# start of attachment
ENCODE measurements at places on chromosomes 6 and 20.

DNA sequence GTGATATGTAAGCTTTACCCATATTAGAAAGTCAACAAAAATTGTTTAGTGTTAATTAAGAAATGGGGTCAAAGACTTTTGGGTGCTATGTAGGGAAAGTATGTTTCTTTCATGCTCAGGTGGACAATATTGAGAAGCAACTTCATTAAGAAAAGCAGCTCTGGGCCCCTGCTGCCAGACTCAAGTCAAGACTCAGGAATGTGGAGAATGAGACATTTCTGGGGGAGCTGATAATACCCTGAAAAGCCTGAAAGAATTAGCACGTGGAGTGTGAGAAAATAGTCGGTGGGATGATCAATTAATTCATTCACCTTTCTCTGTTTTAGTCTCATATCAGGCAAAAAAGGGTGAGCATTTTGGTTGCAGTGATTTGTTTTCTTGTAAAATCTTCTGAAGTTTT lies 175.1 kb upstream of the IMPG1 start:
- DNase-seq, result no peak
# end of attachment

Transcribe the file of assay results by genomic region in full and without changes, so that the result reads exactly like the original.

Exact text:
ENCODE measurements at places on chromosomes 6 and 20.

DNA sequence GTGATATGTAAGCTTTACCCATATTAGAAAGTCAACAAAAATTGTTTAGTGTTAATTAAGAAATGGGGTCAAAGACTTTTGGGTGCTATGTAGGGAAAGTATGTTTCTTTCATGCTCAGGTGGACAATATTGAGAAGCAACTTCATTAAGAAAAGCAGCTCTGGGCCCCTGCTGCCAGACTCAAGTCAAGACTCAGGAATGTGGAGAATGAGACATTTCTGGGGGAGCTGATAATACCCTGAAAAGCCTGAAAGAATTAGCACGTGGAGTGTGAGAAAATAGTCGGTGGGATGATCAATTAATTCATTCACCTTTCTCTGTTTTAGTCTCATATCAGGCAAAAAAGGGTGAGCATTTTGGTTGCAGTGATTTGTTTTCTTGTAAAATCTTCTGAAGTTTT lies 175.1 kb upstream of the IMPG1 start:
- DNase-seq, result no peak